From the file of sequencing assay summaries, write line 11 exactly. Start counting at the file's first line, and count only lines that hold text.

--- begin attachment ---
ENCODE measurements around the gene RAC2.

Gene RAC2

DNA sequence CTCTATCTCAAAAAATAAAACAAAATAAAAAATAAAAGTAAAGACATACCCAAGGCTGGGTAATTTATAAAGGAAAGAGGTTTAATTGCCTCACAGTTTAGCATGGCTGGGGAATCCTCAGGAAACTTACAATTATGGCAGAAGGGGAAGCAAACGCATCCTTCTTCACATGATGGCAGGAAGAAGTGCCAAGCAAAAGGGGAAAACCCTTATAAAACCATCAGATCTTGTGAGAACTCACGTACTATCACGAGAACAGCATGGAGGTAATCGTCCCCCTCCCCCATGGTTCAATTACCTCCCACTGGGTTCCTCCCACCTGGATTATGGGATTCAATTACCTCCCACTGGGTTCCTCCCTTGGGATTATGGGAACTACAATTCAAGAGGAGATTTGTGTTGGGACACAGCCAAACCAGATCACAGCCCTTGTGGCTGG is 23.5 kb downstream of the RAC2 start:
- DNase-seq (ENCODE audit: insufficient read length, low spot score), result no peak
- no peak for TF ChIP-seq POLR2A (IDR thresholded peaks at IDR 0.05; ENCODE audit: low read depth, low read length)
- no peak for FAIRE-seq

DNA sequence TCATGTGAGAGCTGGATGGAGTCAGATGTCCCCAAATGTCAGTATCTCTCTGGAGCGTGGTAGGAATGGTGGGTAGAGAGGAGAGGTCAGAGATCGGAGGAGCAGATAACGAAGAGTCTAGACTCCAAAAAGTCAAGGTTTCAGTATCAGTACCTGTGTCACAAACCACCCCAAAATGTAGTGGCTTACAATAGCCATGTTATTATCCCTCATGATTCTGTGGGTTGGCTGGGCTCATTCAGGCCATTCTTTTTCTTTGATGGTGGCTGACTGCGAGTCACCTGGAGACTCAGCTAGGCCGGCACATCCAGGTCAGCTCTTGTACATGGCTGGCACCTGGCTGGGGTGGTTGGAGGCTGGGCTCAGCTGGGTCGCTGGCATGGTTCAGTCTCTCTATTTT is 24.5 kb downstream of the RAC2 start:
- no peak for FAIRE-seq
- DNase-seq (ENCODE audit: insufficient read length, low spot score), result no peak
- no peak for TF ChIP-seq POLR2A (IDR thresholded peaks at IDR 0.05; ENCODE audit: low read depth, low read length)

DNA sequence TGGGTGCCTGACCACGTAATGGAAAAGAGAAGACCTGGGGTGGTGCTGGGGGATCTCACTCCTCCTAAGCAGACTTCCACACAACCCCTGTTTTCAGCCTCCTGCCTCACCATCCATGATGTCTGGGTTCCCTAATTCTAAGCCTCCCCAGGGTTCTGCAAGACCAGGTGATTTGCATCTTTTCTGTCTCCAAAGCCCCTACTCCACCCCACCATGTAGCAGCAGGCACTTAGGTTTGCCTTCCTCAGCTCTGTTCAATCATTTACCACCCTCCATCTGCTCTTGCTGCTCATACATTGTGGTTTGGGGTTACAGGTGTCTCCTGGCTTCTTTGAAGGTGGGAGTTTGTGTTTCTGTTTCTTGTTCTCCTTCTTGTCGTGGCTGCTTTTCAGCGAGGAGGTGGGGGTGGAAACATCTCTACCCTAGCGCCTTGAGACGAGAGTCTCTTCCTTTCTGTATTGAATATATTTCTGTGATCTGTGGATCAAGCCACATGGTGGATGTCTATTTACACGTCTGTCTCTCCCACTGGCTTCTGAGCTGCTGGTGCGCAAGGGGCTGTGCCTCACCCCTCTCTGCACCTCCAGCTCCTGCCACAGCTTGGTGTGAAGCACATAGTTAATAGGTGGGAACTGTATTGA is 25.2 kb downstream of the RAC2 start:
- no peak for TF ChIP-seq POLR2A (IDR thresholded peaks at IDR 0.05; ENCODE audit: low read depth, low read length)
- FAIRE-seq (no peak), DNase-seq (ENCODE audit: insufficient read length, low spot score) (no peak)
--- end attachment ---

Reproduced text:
DNA sequence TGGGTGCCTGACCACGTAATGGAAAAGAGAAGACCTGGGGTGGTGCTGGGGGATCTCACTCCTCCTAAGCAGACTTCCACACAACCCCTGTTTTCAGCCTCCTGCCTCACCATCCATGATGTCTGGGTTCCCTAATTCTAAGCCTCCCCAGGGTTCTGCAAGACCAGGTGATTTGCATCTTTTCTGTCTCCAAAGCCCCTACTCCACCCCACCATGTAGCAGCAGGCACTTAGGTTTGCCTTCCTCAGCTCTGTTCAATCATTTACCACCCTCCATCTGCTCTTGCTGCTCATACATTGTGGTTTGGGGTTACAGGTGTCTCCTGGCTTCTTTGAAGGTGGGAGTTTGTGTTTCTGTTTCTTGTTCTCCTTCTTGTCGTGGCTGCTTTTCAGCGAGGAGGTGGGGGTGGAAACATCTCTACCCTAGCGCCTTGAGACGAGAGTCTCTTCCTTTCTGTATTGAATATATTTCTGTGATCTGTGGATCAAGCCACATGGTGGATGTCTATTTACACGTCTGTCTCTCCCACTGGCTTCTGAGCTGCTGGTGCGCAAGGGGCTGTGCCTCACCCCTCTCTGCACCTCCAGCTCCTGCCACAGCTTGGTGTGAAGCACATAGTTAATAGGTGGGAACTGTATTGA is 25.2 kb downstream of the RAC2 start: